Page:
UWE Bristol student gains recognition for wild orchid research

Issue date: 29 May 2012

Dino Zelenika

A UWE Bristol student is pursuing a passion for researching wild orchids alongside his undergraduate history degree.

At 21, Dino Zelenika is used to being the youngest person at the various orchid associations and meetings he attends. Despite his age Dino has already carried out field research into wild orchids in Bosnia and Herzegovina (BH) where he was born. This research with his photos will feature in the latest issue of the RHS (Royal Horticultural Society) journal The Orchid Review. The Orchid Review is the oldest and most influential orchid magazine in the world, and has been published since 1893, when Victorian society was in the grip of orchid mania.

Editor Sarah Forsyth says, “Dino is one of the youngest authors The Orchid Review has ever published. The research he has carried out in Bosnia and Herzegovina is important because there is very little up-to-date information available on the orchids of this beautiful region. I always try to publish orchid information unavailable elsewhere in The Orchid Review.”

Dino moved to the UK when he was eight years old and has been growing orchids since the age of 12. He now has more than 300 plants in his greenhouse in Bristol. He is a member of several Orchid Societies and is undertaking the four year training to become an orchid judge.

Dino says, “I have loved plants and flowers from a very young age. When I wanted to find out about the wild orchids in the Balkans, I found there was very little research available. So I went to Bosnia Herzegovina with my camera and took thousands of photos recording and documenting 40 species of wild orchid. Since then I have attended an international conference in Singapore which was an amazing experience, with 1,000 orchid experts from around the world and more than 300,000 visitors. I am learning how to present my work and how to develop research in the areas I am interested in. I have now been invited to host a symposium at the Royal Botanic Gardens, Kew, about my research.

“As part of my degree I hope to combine my interest in orchids with my history studies by carrying out research into the economics of the orchid industry in Victorian times. I am fascinated by this period when orchids were a major aristocratic hobby and collectors travelled the world to find rare plants that were sold for more than £10,000. The practice of collecting orchids from the wild and bringing them back on ships led to the loss of thousands of species during this time.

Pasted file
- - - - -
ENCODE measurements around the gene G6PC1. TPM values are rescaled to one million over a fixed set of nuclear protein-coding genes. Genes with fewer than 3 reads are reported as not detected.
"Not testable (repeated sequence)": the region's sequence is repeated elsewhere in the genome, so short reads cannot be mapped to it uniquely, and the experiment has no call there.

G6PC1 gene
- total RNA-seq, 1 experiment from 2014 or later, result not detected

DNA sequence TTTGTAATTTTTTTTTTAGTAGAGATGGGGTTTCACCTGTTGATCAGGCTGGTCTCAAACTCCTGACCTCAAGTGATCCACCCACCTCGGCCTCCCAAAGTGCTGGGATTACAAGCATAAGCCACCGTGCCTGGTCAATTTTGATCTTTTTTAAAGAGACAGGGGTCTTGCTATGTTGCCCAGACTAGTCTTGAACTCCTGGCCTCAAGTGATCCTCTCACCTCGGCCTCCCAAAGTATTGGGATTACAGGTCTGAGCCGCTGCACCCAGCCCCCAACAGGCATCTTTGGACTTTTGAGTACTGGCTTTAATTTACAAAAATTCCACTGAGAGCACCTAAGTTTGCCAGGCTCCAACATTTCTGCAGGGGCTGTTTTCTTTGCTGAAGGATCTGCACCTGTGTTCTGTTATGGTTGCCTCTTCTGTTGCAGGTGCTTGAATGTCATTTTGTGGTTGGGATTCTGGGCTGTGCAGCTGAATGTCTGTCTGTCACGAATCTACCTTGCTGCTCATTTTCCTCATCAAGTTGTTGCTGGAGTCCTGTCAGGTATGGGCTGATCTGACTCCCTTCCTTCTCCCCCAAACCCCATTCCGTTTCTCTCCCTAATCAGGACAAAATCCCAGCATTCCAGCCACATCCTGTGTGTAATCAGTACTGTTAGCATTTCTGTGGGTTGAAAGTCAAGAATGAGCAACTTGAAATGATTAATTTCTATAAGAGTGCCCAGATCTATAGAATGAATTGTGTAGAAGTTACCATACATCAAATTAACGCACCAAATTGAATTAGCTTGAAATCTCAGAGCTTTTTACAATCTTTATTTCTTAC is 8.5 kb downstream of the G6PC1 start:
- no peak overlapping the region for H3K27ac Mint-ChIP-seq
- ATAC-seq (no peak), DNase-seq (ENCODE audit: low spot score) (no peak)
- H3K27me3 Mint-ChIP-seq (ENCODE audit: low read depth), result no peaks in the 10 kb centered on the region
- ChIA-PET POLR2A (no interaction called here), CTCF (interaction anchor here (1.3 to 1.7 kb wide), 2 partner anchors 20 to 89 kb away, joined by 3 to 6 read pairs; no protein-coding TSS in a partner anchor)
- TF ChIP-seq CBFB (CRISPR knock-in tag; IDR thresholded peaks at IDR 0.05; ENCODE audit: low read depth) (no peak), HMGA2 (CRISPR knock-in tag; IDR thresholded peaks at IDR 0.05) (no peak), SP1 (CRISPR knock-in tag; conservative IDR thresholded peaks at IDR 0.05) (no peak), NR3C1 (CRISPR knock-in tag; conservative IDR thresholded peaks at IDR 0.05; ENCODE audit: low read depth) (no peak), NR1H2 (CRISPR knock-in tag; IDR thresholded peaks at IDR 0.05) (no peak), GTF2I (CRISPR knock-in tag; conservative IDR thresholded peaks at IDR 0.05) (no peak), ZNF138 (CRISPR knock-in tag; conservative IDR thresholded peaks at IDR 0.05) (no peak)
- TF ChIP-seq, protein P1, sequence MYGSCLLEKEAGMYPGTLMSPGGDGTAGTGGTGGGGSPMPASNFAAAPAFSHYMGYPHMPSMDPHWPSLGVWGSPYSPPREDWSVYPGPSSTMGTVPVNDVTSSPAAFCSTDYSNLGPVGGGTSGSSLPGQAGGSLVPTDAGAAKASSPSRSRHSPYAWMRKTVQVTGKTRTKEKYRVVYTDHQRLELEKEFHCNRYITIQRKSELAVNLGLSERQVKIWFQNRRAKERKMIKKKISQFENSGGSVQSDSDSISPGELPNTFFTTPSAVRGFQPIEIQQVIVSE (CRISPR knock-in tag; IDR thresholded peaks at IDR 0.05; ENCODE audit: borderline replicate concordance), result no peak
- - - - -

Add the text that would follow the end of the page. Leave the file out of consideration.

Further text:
“Orchids have always fascinated people. They are the largest plant family in the world with more than 25,000 species and more than 100,000 hybrids. They can be found on every continent apart from Antarctica, and range in size from a few millimetres across to huge plants the size of a Mini Cooper car, in every colour and shape. Some smell beautiful and others have a really unpleasant smell. My personal favourite is probably the large-flowered Cattleya orchid from South America – it looks very aristocratic.”

Dino is a member of Bristol & West of England Orchid Society, and Devon Orchid Society, the Orchid Society of Great Britain, and he is now training to be an orchid judge for the British Orchid Council (BOC). The orchid judge training takes four years and accredited judges can judge at all orchid shows in the United Kingdom, including the prestigious international London Orchid Show every March and the Peterborough Orchid Show every July. BOC judges often participate in the judging of shows overseas, most notably shows such as the World Orchid Conferences (WOC).


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